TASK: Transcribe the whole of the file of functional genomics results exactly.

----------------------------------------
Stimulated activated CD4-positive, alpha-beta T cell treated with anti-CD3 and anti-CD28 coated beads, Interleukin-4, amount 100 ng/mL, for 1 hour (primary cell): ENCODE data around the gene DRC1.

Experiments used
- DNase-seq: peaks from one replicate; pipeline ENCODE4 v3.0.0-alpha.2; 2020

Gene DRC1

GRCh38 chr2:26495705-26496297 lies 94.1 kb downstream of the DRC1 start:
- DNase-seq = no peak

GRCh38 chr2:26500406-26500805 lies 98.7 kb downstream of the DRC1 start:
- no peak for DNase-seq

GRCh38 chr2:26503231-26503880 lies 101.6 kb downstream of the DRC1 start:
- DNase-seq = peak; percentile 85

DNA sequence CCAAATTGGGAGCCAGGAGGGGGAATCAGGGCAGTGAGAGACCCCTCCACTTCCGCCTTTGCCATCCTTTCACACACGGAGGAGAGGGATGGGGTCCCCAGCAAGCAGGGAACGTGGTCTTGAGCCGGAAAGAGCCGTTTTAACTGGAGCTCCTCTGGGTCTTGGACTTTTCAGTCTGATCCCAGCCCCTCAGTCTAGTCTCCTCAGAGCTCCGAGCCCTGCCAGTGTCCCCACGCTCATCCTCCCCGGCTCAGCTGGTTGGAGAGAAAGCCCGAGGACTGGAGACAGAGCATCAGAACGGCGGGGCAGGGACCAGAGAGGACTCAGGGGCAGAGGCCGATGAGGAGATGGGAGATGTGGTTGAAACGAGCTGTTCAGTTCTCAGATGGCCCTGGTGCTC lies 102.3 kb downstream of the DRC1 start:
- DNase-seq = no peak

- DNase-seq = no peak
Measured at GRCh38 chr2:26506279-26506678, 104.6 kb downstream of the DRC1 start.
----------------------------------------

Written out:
Stimulated activated CD4-positive, alpha-beta T cell treated with anti-CD3 and anti-CD28 coated beads, Interleukin-4, amount 100 ng/mL, for 1 hour (primary cell): ENCODE data around the gene DRC1.

Experiments used
- DNase-seq: peaks from one replicate; pipeline ENCODE4 v3.0.0-alpha.2; 2020

Gene DRC1

GRCh38 chr2:26495705-26496297 lies 94.1 kb downstream of the DRC1 start:
- DNase-seq = no peak

GRCh38 chr2:26500406-26500805 lies 98.7 kb downstream of the DRC1 start:
- no peak for DNase-seq

GRCh38 chr2:26503231-26503880 lies 101.6 kb downstream of the DRC1 start:
- DNase-seq = peak; percentile 85

DNA sequence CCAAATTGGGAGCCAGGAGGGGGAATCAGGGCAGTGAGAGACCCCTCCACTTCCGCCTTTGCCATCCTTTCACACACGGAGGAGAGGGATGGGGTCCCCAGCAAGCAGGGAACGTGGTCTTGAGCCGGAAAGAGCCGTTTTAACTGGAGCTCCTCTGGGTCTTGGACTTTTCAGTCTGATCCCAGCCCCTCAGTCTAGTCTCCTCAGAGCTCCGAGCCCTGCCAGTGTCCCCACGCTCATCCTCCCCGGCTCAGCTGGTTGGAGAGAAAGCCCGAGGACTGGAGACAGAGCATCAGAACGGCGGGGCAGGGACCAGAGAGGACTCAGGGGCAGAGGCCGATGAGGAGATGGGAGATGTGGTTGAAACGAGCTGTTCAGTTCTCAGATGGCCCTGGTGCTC lies 102.3 kb downstream of the DRC1 start:
- DNase-seq = no peak

- DNase-seq = no peak
Measured at GRCh38 chr2:26506279-26506678, 104.6 kb downstream of the DRC1 start.